Clemson had to have seen what Alabama running back Josh Jacobs did to Oklahoma. Early in the second quarter with the Tide leading by three possessions, Jacobs caught a pass from Tagovailoa and ran 27 yards for a touchdown while obliterating a defensive back on his way into the end zone. His juke of OU cornerback Parnell Motley later in that quarter quickly joined that touchdown in making the rounds on social media. Jacobs accounted for 98 of Alabama’s 200 total rushing yards against Oklahoma and has proven to be a terror in space.
Lawrence wouldn’t be the guy in charge of running those guys down, but his absence means Alabama will be more focused on blocking guys like Christian Wilkins, Clelin Ferrell and Austin Bryant, who then won’t be as free to make plays to slow the Tide. And to have success against such an unforgiving offense, Clemson will ultimately have to slow a run-pass-option that looked flat-out unstoppable against the Sooners, which starts with limiting the threat of big gains from runs through the interior of the line. There’s no doubt this group, which leads the nation in yards per play allowed, is built better for the task than Oklahoma was, but again, whatever success the Tigers are able to have most likely will come without their hulking tackle.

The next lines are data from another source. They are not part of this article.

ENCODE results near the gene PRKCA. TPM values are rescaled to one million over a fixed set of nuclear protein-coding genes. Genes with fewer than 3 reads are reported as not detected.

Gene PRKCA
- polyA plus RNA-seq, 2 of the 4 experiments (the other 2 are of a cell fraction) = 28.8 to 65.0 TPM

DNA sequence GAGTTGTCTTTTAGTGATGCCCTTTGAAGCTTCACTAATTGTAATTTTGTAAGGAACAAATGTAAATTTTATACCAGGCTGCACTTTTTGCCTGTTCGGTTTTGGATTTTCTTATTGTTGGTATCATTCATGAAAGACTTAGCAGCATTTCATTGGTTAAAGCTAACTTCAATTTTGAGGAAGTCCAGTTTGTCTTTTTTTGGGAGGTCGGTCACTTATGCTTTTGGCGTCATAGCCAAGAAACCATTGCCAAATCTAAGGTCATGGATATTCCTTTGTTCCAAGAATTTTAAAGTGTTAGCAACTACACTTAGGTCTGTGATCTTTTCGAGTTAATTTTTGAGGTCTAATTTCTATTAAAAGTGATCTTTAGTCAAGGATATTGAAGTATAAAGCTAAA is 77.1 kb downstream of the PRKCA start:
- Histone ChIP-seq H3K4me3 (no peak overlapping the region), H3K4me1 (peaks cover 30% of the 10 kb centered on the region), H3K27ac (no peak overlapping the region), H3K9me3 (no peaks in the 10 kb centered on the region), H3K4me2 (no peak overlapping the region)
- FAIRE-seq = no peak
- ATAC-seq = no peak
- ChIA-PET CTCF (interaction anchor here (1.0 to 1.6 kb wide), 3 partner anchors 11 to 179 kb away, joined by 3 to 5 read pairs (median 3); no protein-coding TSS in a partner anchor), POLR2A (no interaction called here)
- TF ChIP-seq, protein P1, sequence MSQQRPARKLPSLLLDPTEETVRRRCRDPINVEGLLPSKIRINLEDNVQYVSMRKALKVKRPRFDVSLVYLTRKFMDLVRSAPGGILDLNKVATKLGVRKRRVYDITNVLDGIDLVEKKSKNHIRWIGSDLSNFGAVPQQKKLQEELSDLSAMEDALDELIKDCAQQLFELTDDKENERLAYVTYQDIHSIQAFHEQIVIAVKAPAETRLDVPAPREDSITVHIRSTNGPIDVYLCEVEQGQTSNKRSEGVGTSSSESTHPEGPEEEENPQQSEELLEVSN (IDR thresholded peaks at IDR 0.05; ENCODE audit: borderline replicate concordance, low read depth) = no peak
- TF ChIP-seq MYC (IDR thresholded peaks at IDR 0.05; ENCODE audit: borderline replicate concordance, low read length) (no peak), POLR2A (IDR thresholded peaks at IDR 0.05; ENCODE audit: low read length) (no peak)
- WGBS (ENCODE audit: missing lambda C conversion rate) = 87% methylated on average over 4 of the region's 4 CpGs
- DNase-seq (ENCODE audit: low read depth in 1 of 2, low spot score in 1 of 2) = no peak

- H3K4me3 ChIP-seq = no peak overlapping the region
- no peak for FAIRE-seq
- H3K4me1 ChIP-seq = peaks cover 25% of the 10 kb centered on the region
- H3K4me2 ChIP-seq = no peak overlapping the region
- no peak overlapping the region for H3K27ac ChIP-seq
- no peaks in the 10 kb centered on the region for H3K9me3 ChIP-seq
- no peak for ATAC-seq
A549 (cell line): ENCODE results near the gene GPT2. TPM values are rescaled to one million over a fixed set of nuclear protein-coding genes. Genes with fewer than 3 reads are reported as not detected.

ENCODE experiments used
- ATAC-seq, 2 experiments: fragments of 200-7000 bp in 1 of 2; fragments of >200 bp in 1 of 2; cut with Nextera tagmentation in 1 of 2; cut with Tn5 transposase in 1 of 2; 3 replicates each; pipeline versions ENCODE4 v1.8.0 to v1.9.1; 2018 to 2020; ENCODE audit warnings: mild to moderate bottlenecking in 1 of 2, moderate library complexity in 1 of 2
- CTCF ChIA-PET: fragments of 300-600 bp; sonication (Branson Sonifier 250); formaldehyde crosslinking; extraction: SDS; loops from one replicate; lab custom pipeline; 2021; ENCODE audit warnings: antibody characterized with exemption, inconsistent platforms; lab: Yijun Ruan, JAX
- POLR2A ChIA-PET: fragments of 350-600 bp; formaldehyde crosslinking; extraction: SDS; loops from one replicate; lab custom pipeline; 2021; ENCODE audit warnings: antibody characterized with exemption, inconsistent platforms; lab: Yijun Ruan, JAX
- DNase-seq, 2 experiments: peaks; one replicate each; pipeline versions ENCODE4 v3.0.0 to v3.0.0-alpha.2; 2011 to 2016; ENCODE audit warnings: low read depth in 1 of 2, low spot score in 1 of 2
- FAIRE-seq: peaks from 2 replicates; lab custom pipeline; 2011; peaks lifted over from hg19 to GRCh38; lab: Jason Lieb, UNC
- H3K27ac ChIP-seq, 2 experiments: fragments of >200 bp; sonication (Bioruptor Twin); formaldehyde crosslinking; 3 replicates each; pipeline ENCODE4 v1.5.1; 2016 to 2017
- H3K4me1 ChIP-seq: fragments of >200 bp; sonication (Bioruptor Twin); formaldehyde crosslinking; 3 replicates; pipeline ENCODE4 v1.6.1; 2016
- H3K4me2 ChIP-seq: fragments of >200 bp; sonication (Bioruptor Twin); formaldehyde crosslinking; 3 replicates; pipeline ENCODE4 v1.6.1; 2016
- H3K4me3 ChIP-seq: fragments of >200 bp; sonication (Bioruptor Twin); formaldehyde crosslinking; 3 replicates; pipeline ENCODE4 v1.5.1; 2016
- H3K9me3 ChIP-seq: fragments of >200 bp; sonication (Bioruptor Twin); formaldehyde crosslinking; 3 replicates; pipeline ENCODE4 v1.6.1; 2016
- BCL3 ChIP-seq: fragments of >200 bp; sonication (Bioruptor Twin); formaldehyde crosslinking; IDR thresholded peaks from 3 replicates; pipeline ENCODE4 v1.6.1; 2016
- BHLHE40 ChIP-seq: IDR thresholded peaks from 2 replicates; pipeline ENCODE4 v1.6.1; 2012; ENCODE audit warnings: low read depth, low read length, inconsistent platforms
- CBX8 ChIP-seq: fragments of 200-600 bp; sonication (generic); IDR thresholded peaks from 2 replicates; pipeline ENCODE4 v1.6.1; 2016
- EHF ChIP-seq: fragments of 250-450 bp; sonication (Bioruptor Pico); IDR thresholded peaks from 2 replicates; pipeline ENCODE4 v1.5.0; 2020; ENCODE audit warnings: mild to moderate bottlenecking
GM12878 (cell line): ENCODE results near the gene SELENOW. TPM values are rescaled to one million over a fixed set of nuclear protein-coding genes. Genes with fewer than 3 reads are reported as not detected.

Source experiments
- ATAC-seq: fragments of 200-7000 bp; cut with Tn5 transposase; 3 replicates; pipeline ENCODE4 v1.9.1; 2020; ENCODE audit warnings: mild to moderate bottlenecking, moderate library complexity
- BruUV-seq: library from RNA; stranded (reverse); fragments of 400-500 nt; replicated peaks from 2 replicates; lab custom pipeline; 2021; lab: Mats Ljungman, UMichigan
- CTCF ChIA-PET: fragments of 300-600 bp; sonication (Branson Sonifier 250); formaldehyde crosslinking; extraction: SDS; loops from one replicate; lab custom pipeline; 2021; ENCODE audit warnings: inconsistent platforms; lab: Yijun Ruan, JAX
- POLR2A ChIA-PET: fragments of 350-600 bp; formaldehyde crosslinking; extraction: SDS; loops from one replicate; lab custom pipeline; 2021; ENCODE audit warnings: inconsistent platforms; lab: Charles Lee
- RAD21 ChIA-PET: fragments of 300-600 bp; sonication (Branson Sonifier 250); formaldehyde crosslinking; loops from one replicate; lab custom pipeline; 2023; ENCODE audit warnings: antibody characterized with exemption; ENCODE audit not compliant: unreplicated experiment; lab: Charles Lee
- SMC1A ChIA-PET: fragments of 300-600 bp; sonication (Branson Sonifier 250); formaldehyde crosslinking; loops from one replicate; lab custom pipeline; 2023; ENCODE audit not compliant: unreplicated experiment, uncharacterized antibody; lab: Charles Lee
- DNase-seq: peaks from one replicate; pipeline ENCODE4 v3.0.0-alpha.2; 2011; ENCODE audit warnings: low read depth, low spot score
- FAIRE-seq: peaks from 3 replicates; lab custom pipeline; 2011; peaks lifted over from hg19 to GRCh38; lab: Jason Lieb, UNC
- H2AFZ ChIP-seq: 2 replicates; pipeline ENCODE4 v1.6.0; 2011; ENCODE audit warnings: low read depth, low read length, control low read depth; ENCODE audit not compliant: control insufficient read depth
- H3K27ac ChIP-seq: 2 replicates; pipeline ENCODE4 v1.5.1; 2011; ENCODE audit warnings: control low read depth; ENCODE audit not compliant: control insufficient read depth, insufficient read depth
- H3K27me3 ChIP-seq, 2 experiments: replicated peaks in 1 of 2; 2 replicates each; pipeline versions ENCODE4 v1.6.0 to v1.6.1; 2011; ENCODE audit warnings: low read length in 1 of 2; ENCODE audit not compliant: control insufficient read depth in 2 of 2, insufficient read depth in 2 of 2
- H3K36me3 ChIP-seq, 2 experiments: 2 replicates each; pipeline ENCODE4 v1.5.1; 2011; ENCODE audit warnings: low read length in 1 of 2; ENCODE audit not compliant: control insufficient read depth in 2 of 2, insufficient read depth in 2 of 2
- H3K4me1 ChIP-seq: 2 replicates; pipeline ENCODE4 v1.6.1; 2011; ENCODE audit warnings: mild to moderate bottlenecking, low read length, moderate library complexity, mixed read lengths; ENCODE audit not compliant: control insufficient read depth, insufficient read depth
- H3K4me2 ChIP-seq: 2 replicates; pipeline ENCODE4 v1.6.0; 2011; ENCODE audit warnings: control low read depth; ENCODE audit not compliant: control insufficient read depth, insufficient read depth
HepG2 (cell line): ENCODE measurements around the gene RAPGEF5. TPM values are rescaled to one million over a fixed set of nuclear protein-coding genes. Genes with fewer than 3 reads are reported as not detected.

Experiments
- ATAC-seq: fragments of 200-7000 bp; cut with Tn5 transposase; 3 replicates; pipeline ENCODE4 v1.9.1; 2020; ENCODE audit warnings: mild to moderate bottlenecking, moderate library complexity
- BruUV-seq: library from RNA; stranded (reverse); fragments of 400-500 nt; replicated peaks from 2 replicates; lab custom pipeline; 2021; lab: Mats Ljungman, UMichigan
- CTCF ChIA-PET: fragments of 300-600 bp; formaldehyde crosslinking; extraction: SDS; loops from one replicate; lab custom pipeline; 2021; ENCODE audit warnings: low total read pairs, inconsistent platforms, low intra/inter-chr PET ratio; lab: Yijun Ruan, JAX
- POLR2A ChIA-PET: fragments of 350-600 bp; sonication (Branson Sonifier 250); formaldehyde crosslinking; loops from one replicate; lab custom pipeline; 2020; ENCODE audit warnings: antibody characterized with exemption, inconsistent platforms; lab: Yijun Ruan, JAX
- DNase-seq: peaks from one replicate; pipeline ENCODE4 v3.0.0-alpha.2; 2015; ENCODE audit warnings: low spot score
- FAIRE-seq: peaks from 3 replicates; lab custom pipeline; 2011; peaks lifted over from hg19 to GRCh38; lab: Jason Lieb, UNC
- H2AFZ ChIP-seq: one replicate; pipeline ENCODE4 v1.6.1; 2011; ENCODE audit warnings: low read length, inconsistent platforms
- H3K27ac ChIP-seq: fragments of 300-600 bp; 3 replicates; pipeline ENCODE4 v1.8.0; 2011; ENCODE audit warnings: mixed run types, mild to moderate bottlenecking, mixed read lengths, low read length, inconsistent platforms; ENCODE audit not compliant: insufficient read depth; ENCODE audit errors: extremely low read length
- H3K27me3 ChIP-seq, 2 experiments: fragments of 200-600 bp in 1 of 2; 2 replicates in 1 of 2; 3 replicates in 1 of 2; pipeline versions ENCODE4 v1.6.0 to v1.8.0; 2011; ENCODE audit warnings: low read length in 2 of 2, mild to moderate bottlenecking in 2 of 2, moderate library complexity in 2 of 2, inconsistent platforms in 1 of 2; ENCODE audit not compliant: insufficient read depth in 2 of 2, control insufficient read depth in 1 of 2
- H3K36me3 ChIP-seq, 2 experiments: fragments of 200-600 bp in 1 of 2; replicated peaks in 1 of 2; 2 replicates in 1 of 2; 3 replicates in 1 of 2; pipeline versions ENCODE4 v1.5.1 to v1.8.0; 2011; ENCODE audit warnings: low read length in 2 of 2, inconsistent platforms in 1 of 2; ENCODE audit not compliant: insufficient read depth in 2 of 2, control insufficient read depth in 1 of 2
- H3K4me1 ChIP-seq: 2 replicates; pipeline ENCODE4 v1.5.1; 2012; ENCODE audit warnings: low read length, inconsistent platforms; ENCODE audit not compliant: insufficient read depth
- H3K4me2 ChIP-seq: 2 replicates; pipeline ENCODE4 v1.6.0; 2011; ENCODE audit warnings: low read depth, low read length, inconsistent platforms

Obviously, there’s nothing Clemson can do about Lawrence’s situation. He’s denied that he intentionally ingested the banned substance and said at Cotton Bowl media day that he was confused when Swinney initially called him with the news. “I was looking at my phone like, ‘Are you crazy for asking me something like that?’” Lawrence said, later adding, “I’m not that type of guy to put that in my body.”
The Tigers will again rely heavily on depth and play for their suspended starter. Against Notre Dame, a few players even wore shirts underneath their uniforms that said, “This is for Big Dex.” That motivational presence was enough of a contribution from Lawrence to beat the Irish, but his absence will loom larger as Clemson works with a smaller margin for error in its bid to knock off the defending national champs.